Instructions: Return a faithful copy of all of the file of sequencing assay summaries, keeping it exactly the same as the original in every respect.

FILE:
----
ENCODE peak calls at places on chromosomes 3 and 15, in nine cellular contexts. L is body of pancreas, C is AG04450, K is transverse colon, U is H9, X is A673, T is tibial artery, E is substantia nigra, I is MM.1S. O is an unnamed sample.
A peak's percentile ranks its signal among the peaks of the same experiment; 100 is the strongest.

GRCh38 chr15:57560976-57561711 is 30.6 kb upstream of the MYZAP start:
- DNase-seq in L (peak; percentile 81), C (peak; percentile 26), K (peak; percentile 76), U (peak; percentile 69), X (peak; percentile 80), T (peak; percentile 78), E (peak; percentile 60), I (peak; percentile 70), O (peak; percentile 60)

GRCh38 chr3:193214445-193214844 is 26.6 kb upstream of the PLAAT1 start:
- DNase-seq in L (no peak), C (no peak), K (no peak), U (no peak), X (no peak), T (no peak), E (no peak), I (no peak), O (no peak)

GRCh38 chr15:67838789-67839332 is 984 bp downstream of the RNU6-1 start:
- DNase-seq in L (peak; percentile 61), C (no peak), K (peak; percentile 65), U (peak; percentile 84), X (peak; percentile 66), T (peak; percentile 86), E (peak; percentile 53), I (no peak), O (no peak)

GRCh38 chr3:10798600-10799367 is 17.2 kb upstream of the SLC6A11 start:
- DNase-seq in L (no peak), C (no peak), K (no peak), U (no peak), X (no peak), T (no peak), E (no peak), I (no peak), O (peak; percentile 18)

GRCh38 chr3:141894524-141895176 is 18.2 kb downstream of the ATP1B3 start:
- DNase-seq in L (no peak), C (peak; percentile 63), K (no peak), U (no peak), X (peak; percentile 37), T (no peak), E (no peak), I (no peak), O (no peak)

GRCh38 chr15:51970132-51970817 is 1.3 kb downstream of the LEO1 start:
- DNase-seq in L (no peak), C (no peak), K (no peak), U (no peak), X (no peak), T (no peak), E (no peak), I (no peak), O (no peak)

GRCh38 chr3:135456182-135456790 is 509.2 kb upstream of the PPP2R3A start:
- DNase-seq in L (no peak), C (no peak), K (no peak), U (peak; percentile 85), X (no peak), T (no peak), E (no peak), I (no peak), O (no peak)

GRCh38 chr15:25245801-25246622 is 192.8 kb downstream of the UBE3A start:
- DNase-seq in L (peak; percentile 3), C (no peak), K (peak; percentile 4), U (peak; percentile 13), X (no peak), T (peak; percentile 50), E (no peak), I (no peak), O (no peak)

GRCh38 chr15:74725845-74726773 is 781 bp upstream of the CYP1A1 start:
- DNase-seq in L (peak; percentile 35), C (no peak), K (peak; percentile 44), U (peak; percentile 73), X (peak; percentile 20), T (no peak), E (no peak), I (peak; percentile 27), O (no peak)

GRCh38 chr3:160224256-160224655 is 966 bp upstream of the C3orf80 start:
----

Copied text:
ENCODE peak calls at places on chromosomes 3 and 15, in nine cellular contexts. L is body of pancreas, C is AG04450, K is transverse colon, U is H9, X is A673, T is tibial artery, E is substantia nigra, I is MM.1S. O is an unnamed sample.
A peak's percentile ranks its signal among the peaks of the same experiment; 100 is the strongest.

GRCh38 chr15:57560976-57561711 is 30.6 kb upstream of the MYZAP start:
- DNase-seq in L (peak; percentile 81), C (peak; percentile 26), K (peak; percentile 76), U (peak; percentile 69), X (peak; percentile 80), T (peak; percentile 78), E (peak; percentile 60), I (peak; percentile 70), O (peak; percentile 60)

GRCh38 chr3:193214445-193214844 is 26.6 kb upstream of the PLAAT1 start:
- DNase-seq in L (no peak), C (no peak), K (no peak), U (no peak), X (no peak), T (no peak), E (no peak), I (no peak), O (no peak)

GRCh38 chr15:67838789-67839332 is 984 bp downstream of the RNU6-1 start:
- DNase-seq in L (peak; percentile 61), C (no peak), K (peak; percentile 65), U (peak; percentile 84), X (peak; percentile 66), T (peak; percentile 86), E (peak; percentile 53), I (no peak), O (no peak)

GRCh38 chr3:10798600-10799367 is 17.2 kb upstream of the SLC6A11 start:
- DNase-seq in L (no peak), C (no peak), K (no peak), U (no peak), X (no peak), T (no peak), E (no peak), I (no peak), O (peak; percentile 18)

GRCh38 chr3:141894524-141895176 is 18.2 kb downstream of the ATP1B3 start:
- DNase-seq in L (no peak), C (peak; percentile 63), K (no peak), U (no peak), X (peak; percentile 37), T (no peak), E (no peak), I (no peak), O (no peak)

GRCh38 chr15:51970132-51970817 is 1.3 kb downstream of the LEO1 start:
- DNase-seq in L (no peak), C (no peak), K (no peak), U (no peak), X (no peak), T (no peak), E (no peak), I (no peak), O (no peak)

GRCh38 chr3:135456182-135456790 is 509.2 kb upstream of the PPP2R3A start:
- DNase-seq in L (no peak), C (no peak), K (no peak), U (peak; percentile 85), X (no peak), T (no peak), E (no peak), I (no peak), O (no peak)

GRCh38 chr15:25245801-25246622 is 192.8 kb downstream of the UBE3A start:
- DNase-seq in L (peak; percentile 3), C (no peak), K (peak; percentile 4), U (peak; percentile 13), X (no peak), T (peak; percentile 50), E (no peak), I (no peak), O (no peak)

GRCh38 chr15:74725845-74726773 is 781 bp upstream of the CYP1A1 start:
- DNase-seq in L (peak; percentile 35), C (no peak), K (peak; percentile 44), U (peak; percentile 73), X (peak; percentile 20), T (no peak), E (no peak), I (peak; percentile 27), O (no peak)

GRCh38 chr3:160224256-160224655 is 966 bp upstream of the C3orf80 start: